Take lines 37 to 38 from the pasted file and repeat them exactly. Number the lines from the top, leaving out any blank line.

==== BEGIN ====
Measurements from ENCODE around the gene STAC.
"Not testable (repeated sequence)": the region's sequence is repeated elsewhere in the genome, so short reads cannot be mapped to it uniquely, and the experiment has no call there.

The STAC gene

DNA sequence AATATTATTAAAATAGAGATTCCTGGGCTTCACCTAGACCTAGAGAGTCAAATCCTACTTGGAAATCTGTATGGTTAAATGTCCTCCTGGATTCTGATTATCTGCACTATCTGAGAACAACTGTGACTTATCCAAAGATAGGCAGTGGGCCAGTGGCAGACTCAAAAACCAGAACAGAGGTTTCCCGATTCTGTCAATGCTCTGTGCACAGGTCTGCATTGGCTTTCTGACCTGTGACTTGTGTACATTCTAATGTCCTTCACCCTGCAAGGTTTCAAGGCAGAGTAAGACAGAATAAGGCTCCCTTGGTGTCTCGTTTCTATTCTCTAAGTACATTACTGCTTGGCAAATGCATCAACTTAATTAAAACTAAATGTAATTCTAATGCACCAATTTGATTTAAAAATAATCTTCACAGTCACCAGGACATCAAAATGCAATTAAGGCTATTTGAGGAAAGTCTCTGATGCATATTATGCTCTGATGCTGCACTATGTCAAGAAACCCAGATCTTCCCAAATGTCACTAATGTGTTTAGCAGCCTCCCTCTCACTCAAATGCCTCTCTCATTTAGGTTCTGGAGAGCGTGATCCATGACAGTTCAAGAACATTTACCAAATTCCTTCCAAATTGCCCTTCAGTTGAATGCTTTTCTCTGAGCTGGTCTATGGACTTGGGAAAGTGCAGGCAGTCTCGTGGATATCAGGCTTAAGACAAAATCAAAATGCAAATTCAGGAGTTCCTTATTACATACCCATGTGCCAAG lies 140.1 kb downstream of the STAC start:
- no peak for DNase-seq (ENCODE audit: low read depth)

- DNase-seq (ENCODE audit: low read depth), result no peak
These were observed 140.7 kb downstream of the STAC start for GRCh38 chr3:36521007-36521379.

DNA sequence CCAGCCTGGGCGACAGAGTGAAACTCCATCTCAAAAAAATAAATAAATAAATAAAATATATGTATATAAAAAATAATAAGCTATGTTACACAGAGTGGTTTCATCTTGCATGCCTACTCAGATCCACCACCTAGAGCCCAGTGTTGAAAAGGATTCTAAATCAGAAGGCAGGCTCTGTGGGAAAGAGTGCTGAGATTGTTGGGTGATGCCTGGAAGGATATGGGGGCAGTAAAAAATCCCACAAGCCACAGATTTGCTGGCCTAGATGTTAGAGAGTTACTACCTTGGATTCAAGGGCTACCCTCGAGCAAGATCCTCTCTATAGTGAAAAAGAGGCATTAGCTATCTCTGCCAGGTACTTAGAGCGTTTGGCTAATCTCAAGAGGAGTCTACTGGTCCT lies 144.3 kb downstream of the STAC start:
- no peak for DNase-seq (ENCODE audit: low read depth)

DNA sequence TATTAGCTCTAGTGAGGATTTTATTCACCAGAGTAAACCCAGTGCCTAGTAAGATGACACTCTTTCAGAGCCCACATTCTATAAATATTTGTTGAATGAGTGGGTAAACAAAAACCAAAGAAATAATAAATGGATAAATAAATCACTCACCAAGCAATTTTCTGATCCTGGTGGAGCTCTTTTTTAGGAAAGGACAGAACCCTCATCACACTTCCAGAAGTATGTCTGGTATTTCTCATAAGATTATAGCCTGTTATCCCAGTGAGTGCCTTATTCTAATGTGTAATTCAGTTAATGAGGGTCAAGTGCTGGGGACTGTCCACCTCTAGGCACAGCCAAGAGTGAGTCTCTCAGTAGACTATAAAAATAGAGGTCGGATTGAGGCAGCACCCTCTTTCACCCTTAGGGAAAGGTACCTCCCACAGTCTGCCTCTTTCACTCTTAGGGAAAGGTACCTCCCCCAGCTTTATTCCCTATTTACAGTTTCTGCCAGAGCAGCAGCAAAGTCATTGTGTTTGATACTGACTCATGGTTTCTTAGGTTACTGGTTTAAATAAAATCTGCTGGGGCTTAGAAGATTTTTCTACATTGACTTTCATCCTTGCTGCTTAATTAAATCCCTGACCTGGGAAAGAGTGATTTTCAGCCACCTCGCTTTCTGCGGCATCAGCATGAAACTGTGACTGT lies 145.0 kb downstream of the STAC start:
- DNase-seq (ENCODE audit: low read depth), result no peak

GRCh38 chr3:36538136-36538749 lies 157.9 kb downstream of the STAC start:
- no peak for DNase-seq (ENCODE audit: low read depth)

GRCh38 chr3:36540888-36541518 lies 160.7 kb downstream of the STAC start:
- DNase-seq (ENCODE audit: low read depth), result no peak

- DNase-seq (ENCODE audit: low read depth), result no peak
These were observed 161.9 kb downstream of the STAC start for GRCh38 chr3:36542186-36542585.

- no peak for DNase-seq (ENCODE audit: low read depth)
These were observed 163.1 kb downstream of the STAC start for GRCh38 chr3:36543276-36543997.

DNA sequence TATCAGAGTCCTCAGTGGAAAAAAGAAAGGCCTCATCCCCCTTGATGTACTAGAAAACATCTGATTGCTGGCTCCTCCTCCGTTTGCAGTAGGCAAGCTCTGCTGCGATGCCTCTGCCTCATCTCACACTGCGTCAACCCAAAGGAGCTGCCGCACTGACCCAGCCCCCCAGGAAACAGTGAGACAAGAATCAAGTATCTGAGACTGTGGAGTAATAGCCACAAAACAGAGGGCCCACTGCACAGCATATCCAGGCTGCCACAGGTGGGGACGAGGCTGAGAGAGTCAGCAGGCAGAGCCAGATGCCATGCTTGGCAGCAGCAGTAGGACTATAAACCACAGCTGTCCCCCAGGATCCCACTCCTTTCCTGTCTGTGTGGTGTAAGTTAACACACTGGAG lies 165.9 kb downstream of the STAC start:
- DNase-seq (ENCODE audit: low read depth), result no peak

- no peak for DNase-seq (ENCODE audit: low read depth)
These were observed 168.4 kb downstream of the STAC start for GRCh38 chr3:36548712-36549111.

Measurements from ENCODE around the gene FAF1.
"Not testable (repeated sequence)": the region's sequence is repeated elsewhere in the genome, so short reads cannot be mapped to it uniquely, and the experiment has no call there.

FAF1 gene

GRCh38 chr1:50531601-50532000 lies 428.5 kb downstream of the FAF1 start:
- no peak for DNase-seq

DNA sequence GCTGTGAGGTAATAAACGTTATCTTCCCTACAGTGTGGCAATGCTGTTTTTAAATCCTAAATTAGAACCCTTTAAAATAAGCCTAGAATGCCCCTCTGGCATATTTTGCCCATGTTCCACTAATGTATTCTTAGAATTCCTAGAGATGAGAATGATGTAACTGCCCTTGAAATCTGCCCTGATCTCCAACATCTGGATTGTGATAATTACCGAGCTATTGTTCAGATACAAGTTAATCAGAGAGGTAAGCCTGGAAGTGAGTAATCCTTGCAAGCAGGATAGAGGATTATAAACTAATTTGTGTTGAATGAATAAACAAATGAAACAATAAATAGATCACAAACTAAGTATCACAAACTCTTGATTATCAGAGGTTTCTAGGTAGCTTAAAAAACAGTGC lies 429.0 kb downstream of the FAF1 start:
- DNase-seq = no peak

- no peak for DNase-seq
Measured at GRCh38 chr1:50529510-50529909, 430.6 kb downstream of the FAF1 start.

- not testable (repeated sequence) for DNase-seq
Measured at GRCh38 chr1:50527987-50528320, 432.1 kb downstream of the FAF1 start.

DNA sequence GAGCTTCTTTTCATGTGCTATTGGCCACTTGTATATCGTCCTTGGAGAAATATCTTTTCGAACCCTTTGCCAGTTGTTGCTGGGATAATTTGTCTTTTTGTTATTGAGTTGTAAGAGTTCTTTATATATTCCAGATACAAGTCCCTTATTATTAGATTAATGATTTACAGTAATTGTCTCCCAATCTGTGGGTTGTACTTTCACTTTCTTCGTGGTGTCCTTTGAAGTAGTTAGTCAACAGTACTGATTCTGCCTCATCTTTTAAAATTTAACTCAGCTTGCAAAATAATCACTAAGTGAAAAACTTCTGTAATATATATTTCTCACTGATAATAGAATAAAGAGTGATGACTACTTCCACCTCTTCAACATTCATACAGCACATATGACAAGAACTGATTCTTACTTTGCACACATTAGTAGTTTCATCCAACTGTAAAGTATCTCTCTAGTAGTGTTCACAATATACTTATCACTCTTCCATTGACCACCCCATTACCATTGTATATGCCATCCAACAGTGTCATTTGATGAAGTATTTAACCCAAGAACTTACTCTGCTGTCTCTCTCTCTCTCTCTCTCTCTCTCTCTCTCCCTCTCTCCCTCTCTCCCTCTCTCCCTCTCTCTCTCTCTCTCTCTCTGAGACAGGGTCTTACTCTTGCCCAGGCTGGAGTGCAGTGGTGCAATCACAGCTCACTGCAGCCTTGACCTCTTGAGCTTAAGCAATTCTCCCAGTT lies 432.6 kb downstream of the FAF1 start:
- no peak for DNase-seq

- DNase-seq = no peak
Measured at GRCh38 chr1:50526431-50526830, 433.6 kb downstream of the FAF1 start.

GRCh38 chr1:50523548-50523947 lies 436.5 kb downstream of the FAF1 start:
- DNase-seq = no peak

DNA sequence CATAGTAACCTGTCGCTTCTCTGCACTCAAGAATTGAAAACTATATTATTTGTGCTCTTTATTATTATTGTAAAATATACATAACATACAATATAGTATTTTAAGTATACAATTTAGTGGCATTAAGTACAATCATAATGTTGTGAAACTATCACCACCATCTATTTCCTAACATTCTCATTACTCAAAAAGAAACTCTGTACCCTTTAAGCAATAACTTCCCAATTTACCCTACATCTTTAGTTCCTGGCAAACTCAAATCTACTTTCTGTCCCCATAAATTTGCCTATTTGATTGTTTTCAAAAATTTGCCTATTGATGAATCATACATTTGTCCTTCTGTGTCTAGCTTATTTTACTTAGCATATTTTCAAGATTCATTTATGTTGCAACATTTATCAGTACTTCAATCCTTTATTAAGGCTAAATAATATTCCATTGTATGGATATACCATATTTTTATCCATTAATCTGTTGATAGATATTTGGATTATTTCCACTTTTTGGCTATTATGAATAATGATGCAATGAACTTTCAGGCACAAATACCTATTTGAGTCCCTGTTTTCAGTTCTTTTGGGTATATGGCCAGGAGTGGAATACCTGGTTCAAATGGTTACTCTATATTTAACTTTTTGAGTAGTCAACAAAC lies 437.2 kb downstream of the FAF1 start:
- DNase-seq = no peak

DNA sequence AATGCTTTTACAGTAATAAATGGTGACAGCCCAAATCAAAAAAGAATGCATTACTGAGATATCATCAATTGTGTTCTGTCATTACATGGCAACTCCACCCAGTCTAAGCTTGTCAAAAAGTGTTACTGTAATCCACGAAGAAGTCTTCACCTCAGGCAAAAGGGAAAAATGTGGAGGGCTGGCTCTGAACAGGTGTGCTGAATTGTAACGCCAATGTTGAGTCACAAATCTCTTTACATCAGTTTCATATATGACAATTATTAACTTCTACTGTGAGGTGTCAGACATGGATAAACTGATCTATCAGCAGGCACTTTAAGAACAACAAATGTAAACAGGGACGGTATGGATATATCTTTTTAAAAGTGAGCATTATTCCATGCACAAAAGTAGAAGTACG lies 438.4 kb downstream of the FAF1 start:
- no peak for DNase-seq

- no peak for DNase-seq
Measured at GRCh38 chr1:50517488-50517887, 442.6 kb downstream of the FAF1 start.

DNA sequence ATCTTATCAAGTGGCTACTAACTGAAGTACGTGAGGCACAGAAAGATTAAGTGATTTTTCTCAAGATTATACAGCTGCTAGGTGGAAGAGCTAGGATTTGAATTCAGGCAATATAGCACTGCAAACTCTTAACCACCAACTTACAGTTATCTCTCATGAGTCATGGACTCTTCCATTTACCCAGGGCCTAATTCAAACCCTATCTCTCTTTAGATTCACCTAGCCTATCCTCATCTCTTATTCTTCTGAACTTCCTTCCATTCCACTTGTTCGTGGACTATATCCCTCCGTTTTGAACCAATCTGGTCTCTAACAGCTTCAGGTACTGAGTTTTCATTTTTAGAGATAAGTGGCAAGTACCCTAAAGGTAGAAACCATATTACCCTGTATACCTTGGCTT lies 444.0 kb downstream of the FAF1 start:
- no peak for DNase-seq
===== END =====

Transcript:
- DNase-seq = no peak
Measured at GRCh38 chr1:50526431-50526830, 433.6 kb downstream of the FAF1 start.